ARTS & CULTURE
“We don’t have a sign because we’re called ‘Speakeasy,’ said Norm Underwood, the general manager of Speakeasy on Main in downtown Carrboro. “It’s a word-of-mouth kind of thing.” The live music venue and bar, which opened last November in the space formerly occupied by The Speakeasy at Tyler’s, sits at a prime address, with historical roots dating back to the Town’s beginnings when it was known as “West End” or even “West Of,” as in “West of Chapel Hill.”
Underwood knows the significance of the location, “This is the main downtown block, we’re at 100 [South] Greensboro, and 100 [East] Main Streets.” He mentioned that in the early 1920s the building housed Hearn’s Grocery. A 1924 fire wiped out Carrboro’s original business district, and its wooden frame buildings were replaced with the brick structures seen today.
The inside of the venue is mostly wood, which provides a good acoustic environment for music performance. Underwood’s renovations to the venue include extensive interior painting, upgrades to the bar (including a Bottoms Up kegerator which fills glasses from the bottom!) and a new stage and sound system. He also brought in a Yamaha piano.
Rob DeMauro, who books jazz, blues and rock ‘n’ roll acts for the venue, said he likes the fact that there’s plenty of comfortable seating for patrons and, “the bar is separated from the performance room,” which is not that common.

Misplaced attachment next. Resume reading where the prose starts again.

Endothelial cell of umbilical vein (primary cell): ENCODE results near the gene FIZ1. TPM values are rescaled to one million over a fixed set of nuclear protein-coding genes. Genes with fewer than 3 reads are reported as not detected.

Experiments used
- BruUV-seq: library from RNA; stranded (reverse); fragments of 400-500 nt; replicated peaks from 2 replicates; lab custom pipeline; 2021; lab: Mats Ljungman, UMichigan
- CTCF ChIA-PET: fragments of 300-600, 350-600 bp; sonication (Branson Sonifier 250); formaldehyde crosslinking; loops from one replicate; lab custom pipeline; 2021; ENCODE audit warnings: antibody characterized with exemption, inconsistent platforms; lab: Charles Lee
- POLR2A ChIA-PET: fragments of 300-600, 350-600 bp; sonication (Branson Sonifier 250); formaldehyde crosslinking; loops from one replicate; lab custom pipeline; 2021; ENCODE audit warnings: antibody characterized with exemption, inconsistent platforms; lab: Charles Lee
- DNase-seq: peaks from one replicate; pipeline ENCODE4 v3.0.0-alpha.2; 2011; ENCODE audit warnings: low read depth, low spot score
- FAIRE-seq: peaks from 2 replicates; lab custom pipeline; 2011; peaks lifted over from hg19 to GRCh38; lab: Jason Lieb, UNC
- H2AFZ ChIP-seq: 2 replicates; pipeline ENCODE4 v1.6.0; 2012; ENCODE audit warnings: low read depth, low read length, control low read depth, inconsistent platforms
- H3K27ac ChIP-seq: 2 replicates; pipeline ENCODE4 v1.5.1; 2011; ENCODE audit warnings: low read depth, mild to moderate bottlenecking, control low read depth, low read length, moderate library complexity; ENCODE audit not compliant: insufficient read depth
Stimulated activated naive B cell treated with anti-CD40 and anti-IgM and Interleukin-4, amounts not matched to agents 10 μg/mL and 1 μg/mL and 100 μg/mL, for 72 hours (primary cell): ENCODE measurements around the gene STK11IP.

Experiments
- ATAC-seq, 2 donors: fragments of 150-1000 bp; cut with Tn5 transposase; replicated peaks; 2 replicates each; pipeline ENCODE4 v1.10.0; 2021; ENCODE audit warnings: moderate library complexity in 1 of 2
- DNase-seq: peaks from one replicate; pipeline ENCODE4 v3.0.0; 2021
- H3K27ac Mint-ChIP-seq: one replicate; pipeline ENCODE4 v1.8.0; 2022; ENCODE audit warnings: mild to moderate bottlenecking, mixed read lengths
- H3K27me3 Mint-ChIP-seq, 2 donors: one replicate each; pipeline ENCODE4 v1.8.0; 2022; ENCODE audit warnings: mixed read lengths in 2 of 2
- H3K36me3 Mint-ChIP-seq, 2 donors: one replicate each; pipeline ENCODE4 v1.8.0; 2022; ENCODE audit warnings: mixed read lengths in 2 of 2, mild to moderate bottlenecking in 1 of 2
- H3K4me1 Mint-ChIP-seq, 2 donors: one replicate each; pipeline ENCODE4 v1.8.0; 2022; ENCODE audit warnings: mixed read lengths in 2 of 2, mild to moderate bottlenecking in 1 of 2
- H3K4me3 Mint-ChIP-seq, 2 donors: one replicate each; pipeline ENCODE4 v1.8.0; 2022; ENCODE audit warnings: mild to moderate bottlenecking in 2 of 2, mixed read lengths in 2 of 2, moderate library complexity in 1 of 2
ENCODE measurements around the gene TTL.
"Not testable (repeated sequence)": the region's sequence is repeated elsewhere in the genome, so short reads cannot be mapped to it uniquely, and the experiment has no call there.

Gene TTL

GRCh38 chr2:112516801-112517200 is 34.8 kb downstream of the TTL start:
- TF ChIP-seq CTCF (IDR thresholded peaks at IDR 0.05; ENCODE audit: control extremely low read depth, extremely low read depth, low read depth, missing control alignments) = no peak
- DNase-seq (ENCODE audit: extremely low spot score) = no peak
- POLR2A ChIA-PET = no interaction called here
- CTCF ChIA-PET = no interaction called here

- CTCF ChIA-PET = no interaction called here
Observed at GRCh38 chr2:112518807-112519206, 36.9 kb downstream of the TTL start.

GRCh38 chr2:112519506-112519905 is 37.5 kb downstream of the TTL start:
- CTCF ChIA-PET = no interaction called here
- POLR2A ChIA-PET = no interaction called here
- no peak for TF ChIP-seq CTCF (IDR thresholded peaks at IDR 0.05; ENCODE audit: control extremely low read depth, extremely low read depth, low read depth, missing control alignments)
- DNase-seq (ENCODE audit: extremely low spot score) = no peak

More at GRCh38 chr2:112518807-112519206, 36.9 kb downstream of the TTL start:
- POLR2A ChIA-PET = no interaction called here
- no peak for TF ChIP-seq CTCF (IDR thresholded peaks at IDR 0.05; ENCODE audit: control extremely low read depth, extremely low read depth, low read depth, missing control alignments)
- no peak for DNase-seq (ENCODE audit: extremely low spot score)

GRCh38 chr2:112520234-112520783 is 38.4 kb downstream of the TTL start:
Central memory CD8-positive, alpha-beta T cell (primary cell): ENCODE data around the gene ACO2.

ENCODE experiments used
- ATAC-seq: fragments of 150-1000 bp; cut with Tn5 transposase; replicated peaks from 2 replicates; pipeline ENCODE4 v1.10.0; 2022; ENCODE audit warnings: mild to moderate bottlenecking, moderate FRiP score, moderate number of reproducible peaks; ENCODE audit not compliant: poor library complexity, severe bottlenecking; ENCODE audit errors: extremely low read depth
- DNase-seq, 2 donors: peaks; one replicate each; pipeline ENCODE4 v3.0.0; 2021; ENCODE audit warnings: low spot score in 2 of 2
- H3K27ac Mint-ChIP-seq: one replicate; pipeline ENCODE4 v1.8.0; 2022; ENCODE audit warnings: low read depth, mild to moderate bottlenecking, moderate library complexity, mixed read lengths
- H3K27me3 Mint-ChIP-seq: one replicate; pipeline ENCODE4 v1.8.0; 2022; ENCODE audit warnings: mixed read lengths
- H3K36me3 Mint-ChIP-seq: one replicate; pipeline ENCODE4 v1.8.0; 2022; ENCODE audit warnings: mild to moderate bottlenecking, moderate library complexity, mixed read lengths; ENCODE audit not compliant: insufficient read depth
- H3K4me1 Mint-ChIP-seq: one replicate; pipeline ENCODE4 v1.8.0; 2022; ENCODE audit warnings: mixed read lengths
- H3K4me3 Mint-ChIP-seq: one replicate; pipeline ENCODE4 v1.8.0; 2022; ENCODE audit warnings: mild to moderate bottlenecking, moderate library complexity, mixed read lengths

The bar can be entered from a side door, next to Neal’s Deli, while the double wooden front doors lead into the performance room, which has large garage door windows that can be opened to allow the music to spill out onto Main Street. There’s interior access between the two spaces as well.
This spring, veteran local vocalist Katharine Whalen and her JazzSquad (Whalen on vocals/percussion, Danny Grewen on trombone, Austin Riopel on guitar, and Robert Griffin on piano) will be in residence at Speakeasy, playing a cocktail hour set from 5-7 p.m. on several Sundays in April and May.
Whalen describes JazzSquad’s repertoire as, “Hep East and West Coast jazz standards from the 1930s to the 1960s.”
During a break at her first Sunday performance March 20, Whalen greeted and joined the crowd and some friends. She mentioned how much she and her band mates enjoyed the piano at the back of the house facing the stage, which enables the performers to hear and respond to every nuance from the piano’s soundboard.
Whalen has been making music in the Triangle for several decades. “I started with banjo and singing at the same time when I was about 23,” she said. In 2020 she was inducted into the North Carolina Music Hall of Fame.
Known for her sweetly raspy and lulling jazz vocal style, Whalen is a multi-instrumentalist who plays tenor guitar, four-string banjo and baritone ukulele and occasionally a cocktail percussion kit consisting of bongos and cymbals.
JazzSquad is only one of Whalen’s various musical endeavors. “I have so many groups because I really enjoy all of them so much and could not settle on just one project!” she confessed. Her current projects are JazzSquad, together with Certain Seas (indie folk pop) and Brandy Rambles (electric country folk rock).